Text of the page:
Eli Lilly (NYSE: LLY) reported great news from a late-stage study on Tuesday morning. How great was that news? Shares opened up 3.6%. That's something of a giant leap for Lilly, which had previously been up only 9% for the entire year.
The results are in
The phase 3 study included 1,093 patients with stage IV metastatic squamous non-small cell lung cancer, or NSCLC. Patients in one arm of the study were given Lilly's necitumumab in combination with gemcitabine and cisplatin. Patients in the control arm were given chemotherapy alone.
Necitumumab works by blocking the ligand binding site of the human epidermal growth factor receptor, or EGFR. This receptor has been linked to progression of malignant cancer.
Lilly found that patients taking the necitumumab regimen achieved statistically significant increased overall survival, the primary endpoint for the study. Detailed information about the survival rate will be provided in 2014, when Lilly presents the study data.
As for safety, Lilly said the most common adverse events for patients taking necitumumab were rash and hypomagnesemia, which is an abnormally low level of magnesium in the blood. Less frequent (but more serious) adverse events included thromboembolism, which occurs when a blood vessel is blocked by a blood clot dislodged from its original site.
Lilly now plans to submit for regulatory approval of necitumumab by the end of 2014. The biggest risk in winning that approval will be from safety concerns, especially with possible blood clotting -- an issue noted in the latest results and one that has caused problems in the past.
Necitumumab was first developed by Imclone Systems, which Lilly bought in 2008 following a bidding war with Bristol-Myers Squibb (NYSE: BMY). Lilly and Bristol went on to become development partners on necitumumab. However, the partners were forced to temporarily suspend enrollment when patients in the phase 3 study experienced blood clots.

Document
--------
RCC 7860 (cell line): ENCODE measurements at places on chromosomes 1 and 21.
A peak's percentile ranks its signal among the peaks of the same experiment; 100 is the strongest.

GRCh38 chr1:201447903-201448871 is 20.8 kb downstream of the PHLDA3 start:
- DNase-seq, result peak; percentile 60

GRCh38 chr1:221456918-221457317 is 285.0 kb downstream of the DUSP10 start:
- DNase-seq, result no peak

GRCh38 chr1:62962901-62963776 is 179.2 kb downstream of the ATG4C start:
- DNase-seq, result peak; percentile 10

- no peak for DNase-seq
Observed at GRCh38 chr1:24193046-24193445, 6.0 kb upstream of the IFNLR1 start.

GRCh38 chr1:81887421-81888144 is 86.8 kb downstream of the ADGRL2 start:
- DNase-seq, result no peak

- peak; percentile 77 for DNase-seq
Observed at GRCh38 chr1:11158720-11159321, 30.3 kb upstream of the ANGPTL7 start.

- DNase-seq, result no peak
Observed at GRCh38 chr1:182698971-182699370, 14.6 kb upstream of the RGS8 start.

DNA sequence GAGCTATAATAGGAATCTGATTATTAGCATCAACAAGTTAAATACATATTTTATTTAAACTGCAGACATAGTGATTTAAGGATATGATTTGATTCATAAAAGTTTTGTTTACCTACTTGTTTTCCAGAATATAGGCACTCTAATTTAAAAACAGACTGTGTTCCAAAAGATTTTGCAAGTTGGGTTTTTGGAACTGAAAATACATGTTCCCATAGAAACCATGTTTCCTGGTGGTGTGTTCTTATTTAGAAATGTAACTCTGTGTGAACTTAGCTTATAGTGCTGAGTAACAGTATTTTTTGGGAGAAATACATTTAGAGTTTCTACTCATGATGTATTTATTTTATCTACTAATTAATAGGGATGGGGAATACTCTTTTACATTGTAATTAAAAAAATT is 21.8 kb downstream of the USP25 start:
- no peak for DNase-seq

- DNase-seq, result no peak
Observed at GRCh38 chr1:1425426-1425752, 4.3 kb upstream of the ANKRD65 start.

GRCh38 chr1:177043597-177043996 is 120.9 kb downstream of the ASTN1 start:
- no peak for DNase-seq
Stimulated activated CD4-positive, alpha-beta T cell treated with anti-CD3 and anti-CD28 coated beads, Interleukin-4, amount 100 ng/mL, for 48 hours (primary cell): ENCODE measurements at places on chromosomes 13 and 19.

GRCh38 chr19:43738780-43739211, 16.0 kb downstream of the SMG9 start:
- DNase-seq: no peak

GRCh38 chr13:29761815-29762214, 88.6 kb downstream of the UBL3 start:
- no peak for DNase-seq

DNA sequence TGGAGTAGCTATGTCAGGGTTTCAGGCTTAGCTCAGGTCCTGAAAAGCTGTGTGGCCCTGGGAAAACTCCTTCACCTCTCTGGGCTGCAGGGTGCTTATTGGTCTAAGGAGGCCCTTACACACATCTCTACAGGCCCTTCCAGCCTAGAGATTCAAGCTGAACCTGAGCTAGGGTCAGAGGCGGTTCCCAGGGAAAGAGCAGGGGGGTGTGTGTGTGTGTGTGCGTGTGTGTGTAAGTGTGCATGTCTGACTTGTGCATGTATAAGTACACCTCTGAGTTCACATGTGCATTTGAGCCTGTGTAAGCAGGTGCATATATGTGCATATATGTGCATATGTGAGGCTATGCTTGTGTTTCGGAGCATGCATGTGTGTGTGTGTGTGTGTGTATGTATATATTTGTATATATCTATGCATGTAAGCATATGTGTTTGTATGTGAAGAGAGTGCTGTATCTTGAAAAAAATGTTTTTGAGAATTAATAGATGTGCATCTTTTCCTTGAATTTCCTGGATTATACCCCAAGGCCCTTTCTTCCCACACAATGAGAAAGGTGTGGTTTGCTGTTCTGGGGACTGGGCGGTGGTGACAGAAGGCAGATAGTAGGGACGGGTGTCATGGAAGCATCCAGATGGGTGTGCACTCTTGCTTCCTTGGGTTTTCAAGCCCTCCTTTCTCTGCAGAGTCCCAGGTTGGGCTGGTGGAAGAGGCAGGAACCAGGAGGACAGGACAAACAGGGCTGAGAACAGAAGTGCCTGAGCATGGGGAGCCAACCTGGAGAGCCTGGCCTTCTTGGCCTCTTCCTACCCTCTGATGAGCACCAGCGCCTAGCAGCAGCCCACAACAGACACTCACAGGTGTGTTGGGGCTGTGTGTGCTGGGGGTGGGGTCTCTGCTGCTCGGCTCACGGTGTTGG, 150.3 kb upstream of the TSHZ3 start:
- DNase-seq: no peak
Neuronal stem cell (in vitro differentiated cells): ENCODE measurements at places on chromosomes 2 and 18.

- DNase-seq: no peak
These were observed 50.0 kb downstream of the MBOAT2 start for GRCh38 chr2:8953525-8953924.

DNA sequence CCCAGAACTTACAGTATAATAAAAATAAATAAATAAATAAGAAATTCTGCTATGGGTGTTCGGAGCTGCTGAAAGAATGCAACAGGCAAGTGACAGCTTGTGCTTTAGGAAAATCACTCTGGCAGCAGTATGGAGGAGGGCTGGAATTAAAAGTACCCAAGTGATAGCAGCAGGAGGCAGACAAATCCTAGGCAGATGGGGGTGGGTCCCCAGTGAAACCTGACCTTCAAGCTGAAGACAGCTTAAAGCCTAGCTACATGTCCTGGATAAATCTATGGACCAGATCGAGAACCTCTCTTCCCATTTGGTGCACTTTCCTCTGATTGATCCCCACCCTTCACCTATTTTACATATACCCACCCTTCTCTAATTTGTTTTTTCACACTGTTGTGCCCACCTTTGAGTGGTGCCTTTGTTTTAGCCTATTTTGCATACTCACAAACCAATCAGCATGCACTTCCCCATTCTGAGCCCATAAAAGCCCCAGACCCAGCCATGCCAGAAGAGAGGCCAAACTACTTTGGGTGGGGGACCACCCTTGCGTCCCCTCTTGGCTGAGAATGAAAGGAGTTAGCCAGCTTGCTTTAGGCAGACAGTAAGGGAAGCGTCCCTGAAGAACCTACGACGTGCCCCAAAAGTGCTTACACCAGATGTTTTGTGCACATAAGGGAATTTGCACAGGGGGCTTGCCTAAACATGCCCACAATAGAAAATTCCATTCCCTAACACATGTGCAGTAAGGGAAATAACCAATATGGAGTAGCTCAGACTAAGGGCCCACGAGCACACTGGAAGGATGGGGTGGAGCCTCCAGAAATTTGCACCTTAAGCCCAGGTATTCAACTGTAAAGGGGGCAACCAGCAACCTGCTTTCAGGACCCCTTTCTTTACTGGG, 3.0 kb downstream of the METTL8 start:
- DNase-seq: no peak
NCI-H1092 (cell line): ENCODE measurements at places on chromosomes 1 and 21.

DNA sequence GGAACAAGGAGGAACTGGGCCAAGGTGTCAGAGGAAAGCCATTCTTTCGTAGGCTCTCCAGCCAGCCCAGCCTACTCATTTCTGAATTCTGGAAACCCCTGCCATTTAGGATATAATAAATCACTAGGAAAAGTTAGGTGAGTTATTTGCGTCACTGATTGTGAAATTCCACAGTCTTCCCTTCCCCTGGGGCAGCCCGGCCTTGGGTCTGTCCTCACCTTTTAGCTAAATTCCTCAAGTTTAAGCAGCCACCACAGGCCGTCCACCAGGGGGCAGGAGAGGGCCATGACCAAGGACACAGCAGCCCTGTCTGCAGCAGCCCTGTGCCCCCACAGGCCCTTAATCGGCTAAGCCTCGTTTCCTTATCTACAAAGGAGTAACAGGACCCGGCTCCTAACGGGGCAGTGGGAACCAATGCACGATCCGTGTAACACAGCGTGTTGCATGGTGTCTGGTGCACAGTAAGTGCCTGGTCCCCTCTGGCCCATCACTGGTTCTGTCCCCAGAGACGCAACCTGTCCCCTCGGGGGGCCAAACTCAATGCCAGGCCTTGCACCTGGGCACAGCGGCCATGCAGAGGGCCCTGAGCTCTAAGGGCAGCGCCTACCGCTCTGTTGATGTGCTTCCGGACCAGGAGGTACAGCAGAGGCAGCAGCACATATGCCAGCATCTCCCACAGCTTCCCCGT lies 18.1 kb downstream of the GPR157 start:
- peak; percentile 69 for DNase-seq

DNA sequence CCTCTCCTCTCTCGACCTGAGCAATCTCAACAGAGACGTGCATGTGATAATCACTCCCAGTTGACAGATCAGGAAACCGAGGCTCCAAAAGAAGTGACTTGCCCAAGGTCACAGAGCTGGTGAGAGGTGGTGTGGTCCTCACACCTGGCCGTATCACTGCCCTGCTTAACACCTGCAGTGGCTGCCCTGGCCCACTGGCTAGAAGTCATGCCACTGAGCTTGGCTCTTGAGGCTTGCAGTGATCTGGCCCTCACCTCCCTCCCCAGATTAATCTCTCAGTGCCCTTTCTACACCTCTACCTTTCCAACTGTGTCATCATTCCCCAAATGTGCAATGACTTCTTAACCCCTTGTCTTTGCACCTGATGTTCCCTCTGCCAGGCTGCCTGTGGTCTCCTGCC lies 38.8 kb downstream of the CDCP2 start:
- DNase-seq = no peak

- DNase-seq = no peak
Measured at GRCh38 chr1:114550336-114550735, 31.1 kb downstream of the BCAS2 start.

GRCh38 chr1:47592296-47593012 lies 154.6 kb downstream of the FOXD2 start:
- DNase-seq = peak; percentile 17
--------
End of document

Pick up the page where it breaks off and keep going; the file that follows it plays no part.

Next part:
The two companies ultimately tangled in a legal skirmish over rights to the drug. Earlier this year, though, Lilly announced that it had secured worldwide rights for necitumumab.
Lilly could really use a regulatory win. The company is already losing revenue from Zyprexa. Two of its top drugs, Cymbalta and Humalog, lose patent exclusivity this year.
Several other companies have done well with lung cancer drugs that target EGFR, including Roche's Tarceva and Boehringer Ingelheim's Gilotrif. Pfizer (NYSE: PFE) made $120 million from Xalkori during the first half of this year, even though Xalkori only is used in treating the 5% of NSCLC cases that have an abnormal ALK protein.
If necitumumab gains approval, it would be the first biologic to treat patients with squamous lung cancer. Even with several rival drugs on the market, some analysts think that peak annual sales for the drug could reach $2 billion.
It remains to be seen whether that approval will come. Safety issues have derailed cancer drugs in the past. However, for now, the necitumumab study results are certainly welcome news for Lilly.
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